A Flying Lesson in Empathy and Patience

After two days of meetings in Toronto in late May I was sitting in the lower departure area of Pearson International Airport. The departure lounge was full of people waiting for their plane, anxious to get to their destination. Within the crowd was a mother and toddler. The toddler was having a full-on meltdown and nothing the mother tried, (nor anyone attempting to come to the mother’s aid) would calm the child down. This went on for almost an hour. It was impossible to escape the screams, even with expensive noise-cancelling headphones. Most people looked over their shoulders at the mother and her child. Some rolled their eyes. Others gave empathetic looks. Everyone hoped the pair wasn’t on their flight.

Image result for screaming child airplane

My flight was called and it became clear that the pair was also headed to Thunder Bay. They boarded early and the looks of the other passengers continued. I soon boarded the plane and took my seat, which was immediately behind the toddler. At first, the child was incredibly calm and he engaged in some play with the flight attendants. The mother chatted with the flight attendants and explained that the child was adopted. His birth mother was a drug user. The child, Jack, was on the autism spectrum but was in early stages of identification. I was introduced to the mom and Jack and we chatted for a few minutes as we reached cruising altitude. Jack seemed to be in good spirits. Then, with almost no warning, another meltdown began. At first, it was because the he couldn’t run freely around the airplane. The meltdown escalated into arm flailing and screams – those same unescapable screams from inside the airport. Mom held on to him in her seat, trying to both sooth Jack and keep him safe. And then, the best part: people in the vicinity began to help.

First, the flight attendants stepped in by giving him jobs to do, like reorganize pop cans in the beverage cart. Second, other passengers worked to entertain Jack. Still a few others engaged in conversation with a very exhausted mother. Jack even was able to use the in-flight intercom to say hello to the pilot. The flight continued with the collaboration and cooperation of several people. Jack calmed down. Our flight eventually landed in Thunder Bay and Jack enthusiastically said goodbye to everyone in the back of the plane. The flight attendants maintained their awesome professionalism and multiple passengers offered to help mom deplane. It was a really great end to what many people might characterize as an awful flight.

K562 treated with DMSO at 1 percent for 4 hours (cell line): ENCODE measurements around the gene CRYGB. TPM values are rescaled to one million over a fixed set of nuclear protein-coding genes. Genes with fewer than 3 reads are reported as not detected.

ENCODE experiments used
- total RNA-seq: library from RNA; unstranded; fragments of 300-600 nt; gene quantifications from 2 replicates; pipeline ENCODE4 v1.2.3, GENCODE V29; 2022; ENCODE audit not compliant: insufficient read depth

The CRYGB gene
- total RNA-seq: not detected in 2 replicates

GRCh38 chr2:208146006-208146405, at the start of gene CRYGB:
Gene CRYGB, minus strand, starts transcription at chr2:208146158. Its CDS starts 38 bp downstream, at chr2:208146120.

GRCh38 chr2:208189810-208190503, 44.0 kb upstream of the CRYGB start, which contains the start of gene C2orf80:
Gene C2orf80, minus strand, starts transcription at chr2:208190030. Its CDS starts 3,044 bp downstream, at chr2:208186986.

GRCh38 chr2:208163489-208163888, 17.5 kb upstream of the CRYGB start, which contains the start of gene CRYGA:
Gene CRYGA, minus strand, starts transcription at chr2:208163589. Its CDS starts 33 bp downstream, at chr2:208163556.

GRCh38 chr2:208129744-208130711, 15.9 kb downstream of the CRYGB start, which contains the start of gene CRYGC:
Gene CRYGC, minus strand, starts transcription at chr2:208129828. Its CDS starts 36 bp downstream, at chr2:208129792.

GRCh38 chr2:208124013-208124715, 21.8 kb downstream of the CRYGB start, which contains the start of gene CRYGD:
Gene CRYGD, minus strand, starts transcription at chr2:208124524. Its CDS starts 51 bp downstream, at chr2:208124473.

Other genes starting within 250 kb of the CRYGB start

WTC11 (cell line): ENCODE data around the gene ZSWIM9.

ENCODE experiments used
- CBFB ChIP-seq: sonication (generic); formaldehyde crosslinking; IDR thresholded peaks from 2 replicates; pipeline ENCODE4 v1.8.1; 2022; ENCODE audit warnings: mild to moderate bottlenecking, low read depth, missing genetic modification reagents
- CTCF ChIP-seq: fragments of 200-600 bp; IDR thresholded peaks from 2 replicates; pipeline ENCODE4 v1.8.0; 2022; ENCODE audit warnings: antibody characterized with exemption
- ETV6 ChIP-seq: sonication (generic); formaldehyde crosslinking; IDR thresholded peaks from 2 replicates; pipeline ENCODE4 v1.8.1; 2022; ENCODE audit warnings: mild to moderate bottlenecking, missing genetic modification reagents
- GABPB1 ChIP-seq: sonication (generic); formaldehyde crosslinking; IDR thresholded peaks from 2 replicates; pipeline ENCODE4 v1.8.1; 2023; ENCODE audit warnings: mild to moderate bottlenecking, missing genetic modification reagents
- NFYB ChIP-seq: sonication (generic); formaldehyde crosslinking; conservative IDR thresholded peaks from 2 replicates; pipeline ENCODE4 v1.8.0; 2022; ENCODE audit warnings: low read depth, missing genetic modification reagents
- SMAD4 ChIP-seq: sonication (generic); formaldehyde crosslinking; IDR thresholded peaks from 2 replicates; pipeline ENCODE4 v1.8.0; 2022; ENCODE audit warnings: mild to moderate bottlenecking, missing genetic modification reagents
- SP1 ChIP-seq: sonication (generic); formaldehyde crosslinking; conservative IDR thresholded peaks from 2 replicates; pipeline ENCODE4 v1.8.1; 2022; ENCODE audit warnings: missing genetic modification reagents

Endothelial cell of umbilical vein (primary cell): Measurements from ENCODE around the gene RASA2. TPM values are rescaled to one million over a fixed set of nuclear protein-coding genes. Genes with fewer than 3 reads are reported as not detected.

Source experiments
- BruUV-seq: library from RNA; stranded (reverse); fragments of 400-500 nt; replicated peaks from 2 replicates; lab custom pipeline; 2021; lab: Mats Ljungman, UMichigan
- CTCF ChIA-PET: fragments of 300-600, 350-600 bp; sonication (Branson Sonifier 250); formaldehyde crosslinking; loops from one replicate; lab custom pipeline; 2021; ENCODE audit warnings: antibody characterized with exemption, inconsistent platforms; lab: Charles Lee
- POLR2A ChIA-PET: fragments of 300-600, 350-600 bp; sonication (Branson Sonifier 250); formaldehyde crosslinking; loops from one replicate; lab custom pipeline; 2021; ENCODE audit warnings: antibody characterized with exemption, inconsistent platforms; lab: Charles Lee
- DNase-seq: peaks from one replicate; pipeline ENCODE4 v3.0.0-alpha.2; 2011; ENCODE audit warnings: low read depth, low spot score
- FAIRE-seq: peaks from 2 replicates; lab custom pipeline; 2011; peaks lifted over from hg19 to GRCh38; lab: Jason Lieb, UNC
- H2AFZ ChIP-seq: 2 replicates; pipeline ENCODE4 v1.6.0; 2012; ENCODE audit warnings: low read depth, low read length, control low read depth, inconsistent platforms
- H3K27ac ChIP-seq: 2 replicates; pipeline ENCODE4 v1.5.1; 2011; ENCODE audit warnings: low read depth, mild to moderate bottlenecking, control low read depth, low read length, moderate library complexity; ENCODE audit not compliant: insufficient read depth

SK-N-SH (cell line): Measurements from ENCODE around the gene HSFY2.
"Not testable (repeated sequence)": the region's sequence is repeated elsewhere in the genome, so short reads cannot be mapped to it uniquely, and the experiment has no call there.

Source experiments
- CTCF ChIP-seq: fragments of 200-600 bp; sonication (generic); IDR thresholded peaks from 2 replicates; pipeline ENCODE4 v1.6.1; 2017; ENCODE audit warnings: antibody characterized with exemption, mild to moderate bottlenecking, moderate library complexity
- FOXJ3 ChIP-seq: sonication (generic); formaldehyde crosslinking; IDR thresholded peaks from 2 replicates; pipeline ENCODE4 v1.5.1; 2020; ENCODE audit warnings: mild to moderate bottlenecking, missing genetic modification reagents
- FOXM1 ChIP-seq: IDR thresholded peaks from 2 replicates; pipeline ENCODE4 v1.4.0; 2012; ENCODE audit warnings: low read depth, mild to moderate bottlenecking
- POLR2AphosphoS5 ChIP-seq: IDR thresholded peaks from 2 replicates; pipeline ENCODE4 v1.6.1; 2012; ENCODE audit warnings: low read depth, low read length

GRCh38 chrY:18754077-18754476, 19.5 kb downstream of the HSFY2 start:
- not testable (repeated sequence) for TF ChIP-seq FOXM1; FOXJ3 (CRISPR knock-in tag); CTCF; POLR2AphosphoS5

This whole incident resonated with me because it was such a wonderful exercise in patience, empathy, understanding, helpfulness, and the need to be flexible. As I enter a new environment where I will be surrounded with early learners and the unpredictability of an elementary school I am reminded that the same traits I witnessed on board Air Canada 8539 are the very same traits that I must bring with me. Also, I’m reminded of the importance of offering help when I see someone who might be in need. Jack, (and his mom) was a good teacher for me. It wasn’t that long ago where I may have been one of the passengers rolling his eyes. Hooray for personal growth, right?

Leave a Reply

Your email address will not be published. Required fields are marked *

This site uses Akismet to reduce spam. Learn how your comment data is processed.